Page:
The Green Leaf

Saving the Palila

December 13th, 2013
The population of the Palila, a Hawaiian honeycreeper, has declined 66 percent in the past decade. Fewer than 2,200 birds are currently left. Photo courtesy of DLNR/by Jackson Bauer.

The population of the Palila, a Hawaiian honeycreeper, is critically endangered. Its population has declined 66 percent in the past decade. Fewer than 2,200 birds are currently left. Photo courtesy of DLNR/By Jackson Bauer.

Hawaii actor Jason Scott Lee, is lending his voice to a new public service announcement aimed at helping to save the critically endangered Palila, which begins airing statewide this week. The Hawai‘i Department of Land and Natural Resource's Division of Forestry and Wildlife (DOFAW) and American Bird Conservancy have initiated the new outreach campaign.

You can find the PSA at

The Palila (Loxioides bailleui) is found in a small patch of mamane forest on the upper slopes of Mauna Kea on Hawaii island.

It has a vibrant, yellow head, strong bill and delightful call — and is endemic to Hawaii, meaning it occurs only in Hawaii and nowhere else. The Palila, which belongs to the Hawaiian Honeycreeper family, is also critically endangered. More than 15 in this family are now extinct.

The population of Palila, which once lived across most of Hawaii island, has declined 66 percent in the last decade. Fewer than 2,200 birds are currently left due to the shrinking of their habitat and food source — healthy mamane forests — which are being damaged by non-native sheep, goats and cattle. Other threats include long-term drought, feral cats and mongoose that prey on the adult birds and nestlings.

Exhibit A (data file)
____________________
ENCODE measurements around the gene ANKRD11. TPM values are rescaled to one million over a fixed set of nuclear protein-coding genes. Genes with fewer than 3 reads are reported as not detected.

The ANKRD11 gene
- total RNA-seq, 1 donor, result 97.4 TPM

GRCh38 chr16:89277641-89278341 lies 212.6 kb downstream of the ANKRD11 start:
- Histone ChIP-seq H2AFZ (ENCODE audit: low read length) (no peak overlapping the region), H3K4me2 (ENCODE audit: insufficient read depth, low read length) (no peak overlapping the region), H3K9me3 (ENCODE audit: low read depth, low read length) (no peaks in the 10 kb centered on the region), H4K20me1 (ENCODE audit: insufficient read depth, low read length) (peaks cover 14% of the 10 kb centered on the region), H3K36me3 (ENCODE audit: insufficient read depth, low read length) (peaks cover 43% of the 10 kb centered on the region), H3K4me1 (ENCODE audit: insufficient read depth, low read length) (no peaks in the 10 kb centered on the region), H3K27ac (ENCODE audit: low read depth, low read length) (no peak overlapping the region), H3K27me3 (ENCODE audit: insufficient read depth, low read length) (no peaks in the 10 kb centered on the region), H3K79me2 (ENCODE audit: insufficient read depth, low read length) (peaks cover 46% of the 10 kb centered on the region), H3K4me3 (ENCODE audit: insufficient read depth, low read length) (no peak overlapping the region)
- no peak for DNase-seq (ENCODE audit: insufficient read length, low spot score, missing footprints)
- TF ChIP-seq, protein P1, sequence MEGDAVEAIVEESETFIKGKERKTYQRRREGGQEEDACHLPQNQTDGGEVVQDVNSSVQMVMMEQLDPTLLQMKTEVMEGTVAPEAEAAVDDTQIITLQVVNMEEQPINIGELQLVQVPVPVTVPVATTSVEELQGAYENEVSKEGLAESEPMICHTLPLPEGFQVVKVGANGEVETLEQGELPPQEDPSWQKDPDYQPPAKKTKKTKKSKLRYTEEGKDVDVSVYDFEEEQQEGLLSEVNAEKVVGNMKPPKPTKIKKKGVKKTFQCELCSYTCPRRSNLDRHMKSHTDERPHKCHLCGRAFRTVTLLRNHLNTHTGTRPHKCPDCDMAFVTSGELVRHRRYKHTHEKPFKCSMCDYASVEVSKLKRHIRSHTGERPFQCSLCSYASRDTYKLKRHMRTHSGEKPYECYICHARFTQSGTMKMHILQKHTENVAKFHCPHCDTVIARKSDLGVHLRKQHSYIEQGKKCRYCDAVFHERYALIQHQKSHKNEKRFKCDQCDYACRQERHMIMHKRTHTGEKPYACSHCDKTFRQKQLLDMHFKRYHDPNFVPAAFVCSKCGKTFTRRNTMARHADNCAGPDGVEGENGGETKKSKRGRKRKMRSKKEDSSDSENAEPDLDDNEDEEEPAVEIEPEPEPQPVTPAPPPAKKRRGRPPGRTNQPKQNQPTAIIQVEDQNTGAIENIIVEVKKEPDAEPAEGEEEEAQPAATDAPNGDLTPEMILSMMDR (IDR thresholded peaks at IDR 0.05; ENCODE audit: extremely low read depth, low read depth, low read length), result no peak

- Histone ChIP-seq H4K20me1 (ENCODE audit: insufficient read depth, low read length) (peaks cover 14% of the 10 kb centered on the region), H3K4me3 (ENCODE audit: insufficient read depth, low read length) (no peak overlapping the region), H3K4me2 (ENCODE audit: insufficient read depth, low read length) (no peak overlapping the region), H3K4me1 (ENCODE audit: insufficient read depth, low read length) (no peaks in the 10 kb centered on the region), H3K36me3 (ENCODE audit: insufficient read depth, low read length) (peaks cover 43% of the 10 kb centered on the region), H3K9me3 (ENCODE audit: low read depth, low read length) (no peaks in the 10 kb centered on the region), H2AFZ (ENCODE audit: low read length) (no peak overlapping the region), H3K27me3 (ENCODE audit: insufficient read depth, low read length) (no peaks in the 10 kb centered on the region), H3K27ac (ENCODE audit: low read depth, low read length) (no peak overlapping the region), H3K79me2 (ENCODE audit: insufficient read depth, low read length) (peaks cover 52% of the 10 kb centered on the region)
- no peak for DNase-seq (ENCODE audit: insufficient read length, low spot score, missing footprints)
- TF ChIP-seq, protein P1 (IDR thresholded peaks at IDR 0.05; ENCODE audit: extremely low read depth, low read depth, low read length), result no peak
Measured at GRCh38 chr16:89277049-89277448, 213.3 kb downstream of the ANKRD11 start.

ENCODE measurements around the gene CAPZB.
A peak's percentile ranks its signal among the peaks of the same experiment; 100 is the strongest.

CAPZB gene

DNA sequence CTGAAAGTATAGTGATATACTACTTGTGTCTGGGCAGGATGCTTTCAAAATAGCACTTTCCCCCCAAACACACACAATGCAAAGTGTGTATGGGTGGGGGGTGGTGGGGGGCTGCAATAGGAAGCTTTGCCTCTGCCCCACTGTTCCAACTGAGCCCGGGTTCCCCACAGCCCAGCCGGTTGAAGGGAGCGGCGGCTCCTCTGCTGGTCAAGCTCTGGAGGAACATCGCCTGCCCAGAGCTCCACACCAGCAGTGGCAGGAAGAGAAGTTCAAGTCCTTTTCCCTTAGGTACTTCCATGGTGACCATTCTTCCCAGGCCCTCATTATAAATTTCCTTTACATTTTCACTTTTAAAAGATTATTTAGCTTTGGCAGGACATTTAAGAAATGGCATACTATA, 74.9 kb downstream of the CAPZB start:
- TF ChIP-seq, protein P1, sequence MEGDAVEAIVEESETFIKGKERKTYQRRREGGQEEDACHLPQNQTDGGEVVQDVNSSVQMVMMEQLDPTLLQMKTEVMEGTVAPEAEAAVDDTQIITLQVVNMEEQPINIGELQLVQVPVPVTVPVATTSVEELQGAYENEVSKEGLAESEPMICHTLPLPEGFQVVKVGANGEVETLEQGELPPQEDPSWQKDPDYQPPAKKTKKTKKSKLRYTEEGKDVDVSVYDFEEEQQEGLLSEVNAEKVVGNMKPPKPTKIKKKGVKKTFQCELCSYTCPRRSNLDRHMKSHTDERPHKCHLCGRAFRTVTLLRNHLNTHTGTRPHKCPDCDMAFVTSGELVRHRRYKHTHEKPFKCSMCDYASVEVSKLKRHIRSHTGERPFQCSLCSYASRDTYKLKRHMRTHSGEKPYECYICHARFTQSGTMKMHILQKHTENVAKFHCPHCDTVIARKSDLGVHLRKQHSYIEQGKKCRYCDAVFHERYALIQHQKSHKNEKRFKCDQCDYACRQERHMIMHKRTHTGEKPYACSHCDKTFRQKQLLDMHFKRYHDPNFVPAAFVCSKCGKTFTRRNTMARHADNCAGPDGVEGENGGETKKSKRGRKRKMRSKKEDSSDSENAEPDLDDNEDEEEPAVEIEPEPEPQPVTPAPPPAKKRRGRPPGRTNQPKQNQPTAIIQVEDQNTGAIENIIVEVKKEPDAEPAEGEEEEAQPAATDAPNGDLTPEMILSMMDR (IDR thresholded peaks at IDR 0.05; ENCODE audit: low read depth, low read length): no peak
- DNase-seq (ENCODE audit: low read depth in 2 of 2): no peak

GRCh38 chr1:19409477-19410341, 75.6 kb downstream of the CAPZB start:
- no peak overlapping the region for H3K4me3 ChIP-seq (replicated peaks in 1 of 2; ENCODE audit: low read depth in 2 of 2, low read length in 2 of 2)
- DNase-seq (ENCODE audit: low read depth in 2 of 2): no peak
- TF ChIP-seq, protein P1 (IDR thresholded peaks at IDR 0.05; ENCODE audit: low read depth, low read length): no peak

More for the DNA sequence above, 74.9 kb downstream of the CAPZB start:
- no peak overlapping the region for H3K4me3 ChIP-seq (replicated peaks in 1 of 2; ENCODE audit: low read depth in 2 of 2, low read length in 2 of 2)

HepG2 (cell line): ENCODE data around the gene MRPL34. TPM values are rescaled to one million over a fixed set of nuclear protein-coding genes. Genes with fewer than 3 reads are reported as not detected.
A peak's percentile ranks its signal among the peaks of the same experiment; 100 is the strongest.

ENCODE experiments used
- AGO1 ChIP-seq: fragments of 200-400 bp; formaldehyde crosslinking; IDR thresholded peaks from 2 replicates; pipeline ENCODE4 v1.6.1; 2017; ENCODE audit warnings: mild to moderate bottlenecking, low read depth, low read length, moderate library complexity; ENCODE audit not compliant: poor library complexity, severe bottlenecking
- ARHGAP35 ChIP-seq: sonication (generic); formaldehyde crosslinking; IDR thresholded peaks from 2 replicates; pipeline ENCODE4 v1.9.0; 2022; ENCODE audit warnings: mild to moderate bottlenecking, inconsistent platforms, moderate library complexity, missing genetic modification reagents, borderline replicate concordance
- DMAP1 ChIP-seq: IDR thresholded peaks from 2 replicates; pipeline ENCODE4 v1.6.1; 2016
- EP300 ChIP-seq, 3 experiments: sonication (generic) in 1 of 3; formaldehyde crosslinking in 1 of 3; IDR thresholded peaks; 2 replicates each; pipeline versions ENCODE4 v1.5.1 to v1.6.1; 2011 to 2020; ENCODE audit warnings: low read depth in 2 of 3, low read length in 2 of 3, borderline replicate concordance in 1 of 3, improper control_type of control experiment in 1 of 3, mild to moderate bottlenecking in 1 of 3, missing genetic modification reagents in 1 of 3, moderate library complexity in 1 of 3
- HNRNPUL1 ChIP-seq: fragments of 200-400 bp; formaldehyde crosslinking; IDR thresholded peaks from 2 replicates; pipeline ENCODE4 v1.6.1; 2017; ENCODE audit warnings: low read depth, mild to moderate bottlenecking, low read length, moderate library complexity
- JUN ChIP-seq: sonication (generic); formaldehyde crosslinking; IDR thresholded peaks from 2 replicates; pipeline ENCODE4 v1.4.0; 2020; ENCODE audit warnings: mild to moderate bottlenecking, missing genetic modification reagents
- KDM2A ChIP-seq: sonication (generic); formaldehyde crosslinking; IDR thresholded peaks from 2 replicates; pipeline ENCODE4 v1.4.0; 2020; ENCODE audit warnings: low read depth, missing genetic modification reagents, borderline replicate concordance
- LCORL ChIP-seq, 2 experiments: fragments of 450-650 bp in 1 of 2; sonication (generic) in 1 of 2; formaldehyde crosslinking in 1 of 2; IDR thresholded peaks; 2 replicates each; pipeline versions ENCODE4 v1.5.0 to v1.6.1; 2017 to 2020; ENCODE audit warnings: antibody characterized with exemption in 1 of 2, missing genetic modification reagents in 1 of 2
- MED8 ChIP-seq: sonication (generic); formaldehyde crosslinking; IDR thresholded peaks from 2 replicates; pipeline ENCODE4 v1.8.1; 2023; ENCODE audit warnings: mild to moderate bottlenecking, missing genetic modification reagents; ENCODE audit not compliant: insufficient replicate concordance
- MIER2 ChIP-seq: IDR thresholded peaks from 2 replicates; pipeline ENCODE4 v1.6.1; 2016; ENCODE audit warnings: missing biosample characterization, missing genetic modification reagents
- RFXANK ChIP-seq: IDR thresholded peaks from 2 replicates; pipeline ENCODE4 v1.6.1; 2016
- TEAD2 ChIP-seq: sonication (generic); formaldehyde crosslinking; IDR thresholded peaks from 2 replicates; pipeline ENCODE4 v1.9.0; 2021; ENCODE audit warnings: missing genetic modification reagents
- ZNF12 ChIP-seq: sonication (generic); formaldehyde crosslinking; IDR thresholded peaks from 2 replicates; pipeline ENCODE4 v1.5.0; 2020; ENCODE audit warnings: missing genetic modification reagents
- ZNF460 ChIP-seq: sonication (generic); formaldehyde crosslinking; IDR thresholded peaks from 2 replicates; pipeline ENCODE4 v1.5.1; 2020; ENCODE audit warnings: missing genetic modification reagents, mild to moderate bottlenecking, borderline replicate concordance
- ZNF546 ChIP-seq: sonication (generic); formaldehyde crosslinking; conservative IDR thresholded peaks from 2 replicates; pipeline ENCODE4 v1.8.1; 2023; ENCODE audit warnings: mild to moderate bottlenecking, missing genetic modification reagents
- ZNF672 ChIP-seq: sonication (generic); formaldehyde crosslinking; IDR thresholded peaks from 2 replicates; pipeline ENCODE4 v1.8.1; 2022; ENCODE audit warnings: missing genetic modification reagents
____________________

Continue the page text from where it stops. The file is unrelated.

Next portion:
"Not many people are familiar with what a Palila is and why they are worth saving," said Robert Stephens, coordinator for DOFAW's Mauna Kea Forest Restoration Project, in a press release. "What makes the Palila special is that they are a classic example of the spectacular evolutionary process that occurred in the remoteness of the Hawaiian islands. They survived in the dry forests for thousands of years by adapting to a food source, mamane pods, that is toxic to other wildlife. Palila belong here and are one of the things that makes Hawaii one of the most amazing places on the planet."

The American Bird Conservancy has made the Palila one of its high-priority species for bird conservation work in Hawaii.

Native Hawaiians have loved the Palila, along with other native species, since ancient times. Queen Emma visited Mauna Kea in the early 1880s and composed a series of mele to commemorate the event, including one which describes the memorable song of the Palila.

Besides removing non-native grazing animals, the state is maintaining a fence around the Palila's critical habitat on Mauna Kea. Volunteers are also restoring Mauna Kea's mamane forest.

In January, a nine-by-12-foot mural featuring the Palila will be on display on a prominent building in downtown Hilo.

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